Quick Recap

What does it mean to be human? We looked at God’s ideal plan for humanity in part 1. To be human means:

  • You are created in God’s image, after His likeness,
  • You are created to have dominion over animals and nature,
  • You are created to be in community with other humans.

God created humans to be his image–to represent him and work together (with God and other humans) to maximize his blessing throughout his world. The Psalmist reflects on this calling in Psalm 8.[1]

Psalm 8

O Lord, our Lord, how majestic is your name in all the earth!

You have set your glory above the heavens. Out of the mouth of babies and infants, you have established strength because of your foes, to still the enemy and the avenger.

When I look at your heavens, the work of your fingers, the moon and the stars, which you have set in place, what is man that you are mindful of him, and the son of man that you care for him?

Yet you have made him a little lower than the heavenly beings and crowned him with glory and honor. You have given him dominion over the works of your hands; you have put all things under his feet, all sheep and oxen, and also the beasts of the field, the birds of the heavens, and the fish of the sea, whatever passes along the paths of the seas.

O Lord, our Lord, how majestic is your name in all the earth!

What went wrong?

Rather than ruling the world himself, God gives that authority to humans. Instead of angels ruling the world, God gives that authority to humans. Perhaps you react like the psalmist and ask, “What is humanity in comparison to the vastness of the universe? Who are we compared to heavenly beings? Why humans?” Yet this is what God has done. He created humans in his image to be representative stewards of his world.

Pretty sweet gig, huh? What could go wrong? Well, things get real bad, real quick. Humans sin and blame each other, they murder, lie, abuse, steal—and all that is in Gen. 3-4! Things don’t get better. Yes, there are stories of humans being incredibly generous, kind, good, loving—but even the best humans are flawed and succumb to temptation, taking what they want for themselves even if it means disobeying God or hurting others.

So how do we measure up to our calling? Paul helps us out here with a summary of the human condition. Check out Romans 1:18-25–instead of being images of God and ruling over creation, humans make images of creation and worship them! Ultimately humans reject God and the vocation for which they were created.

Until Our Savior, Jesus Christ

In Colossians 1:15-16 Paul writes, “He [Jesus] is the image of the invisible God, the firstborn of all creation. For by him all things were created, in heaven and on earth, visible and invisible, whether thrones or dominions or rulers or authorities–all things were created through him and for him.” Again in 2 Corinthians 4:4 Paul says Jesus Christ is the image of God. What’s Paul getting at here? He’s claiming that Jesus Christ is the one human who never failed to be the image of God!

If you search “image of God” you’ll see that Jesus is the only individual human who is called the image of God. No other humans live up to the call! And therefore our hope is not in humanity–it is in Jesus Christ. Paul continues in 2 Corinthians 4:5, “For what we proclaim is not ourselves, but Jesus Christ as Lord, with ourselves as your servants for Jesus’ sake. For God, who said, ‘Let light shine out of darkness,’ has shone in our hearts to give the light of the knowledge of the glory of God in the face of Jesus Christ.” Can’t say it better than that!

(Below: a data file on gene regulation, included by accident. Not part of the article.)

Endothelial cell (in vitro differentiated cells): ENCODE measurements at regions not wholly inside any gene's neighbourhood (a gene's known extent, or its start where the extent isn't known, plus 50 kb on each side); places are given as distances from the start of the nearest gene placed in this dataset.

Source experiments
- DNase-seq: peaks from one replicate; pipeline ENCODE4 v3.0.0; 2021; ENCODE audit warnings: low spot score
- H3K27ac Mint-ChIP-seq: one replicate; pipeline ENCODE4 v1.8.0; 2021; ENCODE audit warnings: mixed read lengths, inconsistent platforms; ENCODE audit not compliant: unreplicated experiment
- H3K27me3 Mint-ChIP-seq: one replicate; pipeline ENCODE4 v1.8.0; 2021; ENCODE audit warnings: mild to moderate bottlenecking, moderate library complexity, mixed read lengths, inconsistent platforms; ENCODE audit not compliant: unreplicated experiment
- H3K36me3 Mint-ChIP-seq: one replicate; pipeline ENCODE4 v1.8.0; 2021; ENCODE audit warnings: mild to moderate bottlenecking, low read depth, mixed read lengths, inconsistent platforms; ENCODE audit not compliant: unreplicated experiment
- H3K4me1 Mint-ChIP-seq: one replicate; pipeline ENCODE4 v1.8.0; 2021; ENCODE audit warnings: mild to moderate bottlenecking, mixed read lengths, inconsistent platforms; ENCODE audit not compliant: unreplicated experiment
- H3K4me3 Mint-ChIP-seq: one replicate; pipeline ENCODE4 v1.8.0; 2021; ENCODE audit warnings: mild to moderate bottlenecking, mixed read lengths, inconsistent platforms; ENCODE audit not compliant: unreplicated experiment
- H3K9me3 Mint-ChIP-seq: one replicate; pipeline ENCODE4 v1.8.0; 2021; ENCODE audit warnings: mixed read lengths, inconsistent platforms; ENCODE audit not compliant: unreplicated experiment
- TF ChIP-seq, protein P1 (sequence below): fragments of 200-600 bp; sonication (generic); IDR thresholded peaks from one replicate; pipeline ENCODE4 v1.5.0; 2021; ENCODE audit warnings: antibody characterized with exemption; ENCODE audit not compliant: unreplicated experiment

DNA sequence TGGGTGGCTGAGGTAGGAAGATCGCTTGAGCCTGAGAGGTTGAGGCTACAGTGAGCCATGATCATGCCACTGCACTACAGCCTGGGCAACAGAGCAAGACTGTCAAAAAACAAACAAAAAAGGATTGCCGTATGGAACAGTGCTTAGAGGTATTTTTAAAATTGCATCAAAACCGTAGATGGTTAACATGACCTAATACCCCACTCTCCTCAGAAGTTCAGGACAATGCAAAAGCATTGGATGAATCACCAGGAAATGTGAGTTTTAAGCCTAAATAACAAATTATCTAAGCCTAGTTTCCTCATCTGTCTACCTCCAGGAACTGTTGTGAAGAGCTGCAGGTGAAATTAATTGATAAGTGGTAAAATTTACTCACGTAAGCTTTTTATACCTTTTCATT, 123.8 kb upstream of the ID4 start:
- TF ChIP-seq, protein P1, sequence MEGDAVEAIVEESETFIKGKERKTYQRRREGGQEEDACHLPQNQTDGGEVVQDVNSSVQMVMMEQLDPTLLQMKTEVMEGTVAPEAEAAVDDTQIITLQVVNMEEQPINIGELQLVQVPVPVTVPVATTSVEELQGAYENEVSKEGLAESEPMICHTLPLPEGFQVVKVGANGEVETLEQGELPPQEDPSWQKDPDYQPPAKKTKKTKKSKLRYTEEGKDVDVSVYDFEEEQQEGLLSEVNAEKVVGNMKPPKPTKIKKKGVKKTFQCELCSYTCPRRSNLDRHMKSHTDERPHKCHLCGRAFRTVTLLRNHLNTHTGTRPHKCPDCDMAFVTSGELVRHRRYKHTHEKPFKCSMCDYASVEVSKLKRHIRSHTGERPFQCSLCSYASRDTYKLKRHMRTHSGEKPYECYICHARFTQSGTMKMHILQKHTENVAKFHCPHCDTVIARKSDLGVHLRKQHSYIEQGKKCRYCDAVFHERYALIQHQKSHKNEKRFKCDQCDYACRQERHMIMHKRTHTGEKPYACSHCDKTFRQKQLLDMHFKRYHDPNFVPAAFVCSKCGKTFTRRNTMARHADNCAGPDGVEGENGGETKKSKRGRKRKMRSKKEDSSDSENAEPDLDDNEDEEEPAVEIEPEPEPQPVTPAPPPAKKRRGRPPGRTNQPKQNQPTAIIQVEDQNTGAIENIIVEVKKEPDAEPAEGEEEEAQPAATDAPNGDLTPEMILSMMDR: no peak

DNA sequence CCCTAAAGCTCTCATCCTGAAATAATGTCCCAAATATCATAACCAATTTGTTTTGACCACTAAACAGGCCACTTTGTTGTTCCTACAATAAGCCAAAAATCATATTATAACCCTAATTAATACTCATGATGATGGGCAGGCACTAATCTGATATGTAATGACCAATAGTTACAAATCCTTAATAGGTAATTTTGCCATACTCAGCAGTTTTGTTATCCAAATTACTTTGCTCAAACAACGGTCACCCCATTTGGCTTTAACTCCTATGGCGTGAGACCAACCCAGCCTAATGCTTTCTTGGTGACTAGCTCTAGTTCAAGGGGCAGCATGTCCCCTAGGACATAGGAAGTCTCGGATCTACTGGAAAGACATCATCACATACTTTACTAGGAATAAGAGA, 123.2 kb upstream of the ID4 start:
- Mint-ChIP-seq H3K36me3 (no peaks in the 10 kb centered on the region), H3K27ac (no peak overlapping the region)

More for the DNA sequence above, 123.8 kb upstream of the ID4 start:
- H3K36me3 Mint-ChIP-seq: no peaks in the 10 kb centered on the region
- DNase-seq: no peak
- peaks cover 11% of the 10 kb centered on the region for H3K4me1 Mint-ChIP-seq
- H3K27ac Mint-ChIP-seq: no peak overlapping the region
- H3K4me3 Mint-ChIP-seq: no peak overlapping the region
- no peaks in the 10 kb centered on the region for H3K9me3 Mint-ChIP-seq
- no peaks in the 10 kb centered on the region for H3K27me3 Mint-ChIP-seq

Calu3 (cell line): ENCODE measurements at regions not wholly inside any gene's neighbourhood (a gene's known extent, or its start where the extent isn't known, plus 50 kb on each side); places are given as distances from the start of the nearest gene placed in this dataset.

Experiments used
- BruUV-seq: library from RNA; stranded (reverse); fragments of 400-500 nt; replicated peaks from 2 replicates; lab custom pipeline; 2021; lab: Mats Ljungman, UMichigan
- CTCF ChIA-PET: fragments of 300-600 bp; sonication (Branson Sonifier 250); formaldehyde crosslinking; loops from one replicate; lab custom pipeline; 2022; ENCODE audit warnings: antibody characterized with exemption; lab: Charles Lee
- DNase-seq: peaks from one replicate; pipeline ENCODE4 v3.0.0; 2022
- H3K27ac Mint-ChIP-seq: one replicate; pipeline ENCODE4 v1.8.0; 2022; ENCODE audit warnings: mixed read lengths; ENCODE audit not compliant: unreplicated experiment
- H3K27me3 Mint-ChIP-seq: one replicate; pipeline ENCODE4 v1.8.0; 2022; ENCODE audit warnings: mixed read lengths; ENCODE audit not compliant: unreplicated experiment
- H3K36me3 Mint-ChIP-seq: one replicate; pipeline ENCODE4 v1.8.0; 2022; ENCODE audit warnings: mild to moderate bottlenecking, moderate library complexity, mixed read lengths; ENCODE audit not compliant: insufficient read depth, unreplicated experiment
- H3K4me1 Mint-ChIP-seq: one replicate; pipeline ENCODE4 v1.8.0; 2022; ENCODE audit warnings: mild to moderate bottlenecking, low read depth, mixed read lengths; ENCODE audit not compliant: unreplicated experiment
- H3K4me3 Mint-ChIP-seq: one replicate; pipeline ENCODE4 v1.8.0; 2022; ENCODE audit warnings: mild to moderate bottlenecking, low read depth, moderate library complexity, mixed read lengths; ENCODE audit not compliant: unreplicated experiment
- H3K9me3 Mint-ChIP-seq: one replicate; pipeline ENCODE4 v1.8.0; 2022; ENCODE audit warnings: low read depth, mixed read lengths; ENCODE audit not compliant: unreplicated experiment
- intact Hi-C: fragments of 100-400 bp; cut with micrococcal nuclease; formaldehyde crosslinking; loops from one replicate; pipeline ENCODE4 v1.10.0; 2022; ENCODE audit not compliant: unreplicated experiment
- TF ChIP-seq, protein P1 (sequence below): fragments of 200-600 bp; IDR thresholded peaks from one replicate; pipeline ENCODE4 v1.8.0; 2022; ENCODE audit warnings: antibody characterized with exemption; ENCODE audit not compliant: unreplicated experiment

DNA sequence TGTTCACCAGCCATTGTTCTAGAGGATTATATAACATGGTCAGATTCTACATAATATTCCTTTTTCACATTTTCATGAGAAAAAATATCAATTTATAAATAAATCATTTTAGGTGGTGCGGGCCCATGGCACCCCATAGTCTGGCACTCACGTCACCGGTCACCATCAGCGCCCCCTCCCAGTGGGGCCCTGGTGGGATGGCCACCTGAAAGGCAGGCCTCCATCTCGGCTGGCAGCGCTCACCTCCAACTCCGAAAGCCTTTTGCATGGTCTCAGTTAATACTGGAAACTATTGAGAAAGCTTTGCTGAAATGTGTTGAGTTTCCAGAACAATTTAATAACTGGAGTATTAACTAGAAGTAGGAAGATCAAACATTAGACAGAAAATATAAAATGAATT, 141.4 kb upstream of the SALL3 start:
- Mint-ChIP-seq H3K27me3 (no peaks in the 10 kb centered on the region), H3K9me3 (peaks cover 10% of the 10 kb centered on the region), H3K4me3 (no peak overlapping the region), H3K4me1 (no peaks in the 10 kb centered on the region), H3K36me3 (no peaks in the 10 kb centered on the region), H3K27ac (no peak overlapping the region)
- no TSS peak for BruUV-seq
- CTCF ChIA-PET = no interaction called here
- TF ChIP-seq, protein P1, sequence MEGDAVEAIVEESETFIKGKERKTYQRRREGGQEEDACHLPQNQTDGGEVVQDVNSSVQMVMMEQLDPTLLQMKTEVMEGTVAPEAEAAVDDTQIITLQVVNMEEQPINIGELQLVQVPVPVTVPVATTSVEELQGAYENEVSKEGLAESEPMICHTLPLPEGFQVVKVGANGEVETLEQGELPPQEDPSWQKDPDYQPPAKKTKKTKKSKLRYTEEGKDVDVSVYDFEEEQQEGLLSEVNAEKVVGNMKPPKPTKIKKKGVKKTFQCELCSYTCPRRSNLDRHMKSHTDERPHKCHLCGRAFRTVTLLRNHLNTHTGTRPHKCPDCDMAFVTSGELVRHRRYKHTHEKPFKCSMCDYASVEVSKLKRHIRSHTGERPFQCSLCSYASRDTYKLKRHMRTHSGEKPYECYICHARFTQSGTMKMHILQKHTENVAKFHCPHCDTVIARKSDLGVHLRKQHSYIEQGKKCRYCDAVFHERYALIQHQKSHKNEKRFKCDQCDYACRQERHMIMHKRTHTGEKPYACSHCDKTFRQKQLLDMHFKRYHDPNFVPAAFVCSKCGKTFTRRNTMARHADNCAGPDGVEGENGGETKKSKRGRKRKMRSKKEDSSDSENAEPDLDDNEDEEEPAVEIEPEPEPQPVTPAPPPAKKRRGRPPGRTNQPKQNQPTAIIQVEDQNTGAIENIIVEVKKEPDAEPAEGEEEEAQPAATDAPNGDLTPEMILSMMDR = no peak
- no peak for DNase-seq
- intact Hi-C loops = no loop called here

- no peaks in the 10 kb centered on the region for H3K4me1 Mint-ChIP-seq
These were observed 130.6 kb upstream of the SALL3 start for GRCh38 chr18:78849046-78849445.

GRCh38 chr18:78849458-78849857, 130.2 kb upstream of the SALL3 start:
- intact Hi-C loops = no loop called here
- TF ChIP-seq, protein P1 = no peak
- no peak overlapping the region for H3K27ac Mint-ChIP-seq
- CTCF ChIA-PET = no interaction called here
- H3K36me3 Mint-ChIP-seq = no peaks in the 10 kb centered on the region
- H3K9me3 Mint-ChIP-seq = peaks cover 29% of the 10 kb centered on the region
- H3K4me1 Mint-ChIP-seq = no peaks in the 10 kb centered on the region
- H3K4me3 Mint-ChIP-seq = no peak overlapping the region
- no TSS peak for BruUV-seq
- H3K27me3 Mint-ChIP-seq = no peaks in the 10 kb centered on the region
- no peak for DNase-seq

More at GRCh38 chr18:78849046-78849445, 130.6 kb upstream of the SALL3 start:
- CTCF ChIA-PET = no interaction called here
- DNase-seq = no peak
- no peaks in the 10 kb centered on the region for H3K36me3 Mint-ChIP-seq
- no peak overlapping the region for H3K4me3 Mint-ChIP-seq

New Humanity

Jesus is more than the one true image of God. At the beginning of Colossians Paul established that Jesus Christ is God in human form (Col. 1:15-20). Jesus is our King, our Lord. He is who we worship and follow.

Later in the same letter Paul talks about how a community of Jesus-worshipers is to live. He writes, “Do not lie to one another, seeing that you have put off the old self with its practices and have put on the new self, which is being renewed in knowledge after the image of its creator.”[2] Who is our Creator? Paul said it earlier in Col. 1:15-16–it’s Jesus. And the new humanity (new self) is renewed in his image.

In Romans 8:29 Paul says the destiny of believers is “to be conformed to the image of his [God’s] Son.” Notice Paul does not say the destiny of believers is to become Jesus. He could have said that, but he didn’t (because there’s only one Jesus!). He did say we are to be conformed to the image of Jesus. Why image language here? Because the new humanity, the Jesus-followers, are given a new vocation–to be images of Jesus in the world.

Haley Jacob provides a deep analysis of Romans 8:29 in her incredibly helpful book Conformed to the Image of His Son. In a summary section she writes, “Jesus is the perfect image of God, who in his resurrected and exalted state is the firstborn of both a new humanity and an eschatological family of God–brothers and sisters who participate in the life of this resurrected Son.”[3] So, as a Jesus-follower:

  • You are renewed through the Spirit to be Jesus’ image (John 14:15-17, Rom. 8:29, Col. 3:10),
  • You are renewed for good works and to overcome evil (Rom. 12:21, Eph. 2:4-10, Heb. 10:24, 1 John),
  • You are renewed to be in community with other Jesus-followers (Eph. 4, Heb. 10:24).

Following Jesus completely renews what it means to be human.

[1] The Bible Project has a very helpful video and podcast series on the image of God.

[2] Colossians 3:9-10; read the rest of the letter for more characteristics of the new humanity.

[3] Haley Goranson Jacob, Conformed to the Image of His Son: Reconsidering Paul’s Theology of Glory in Romans, pg. 201. Click here to listen to an interview with Haley and get the main thoughts of her book.

Author: David Faith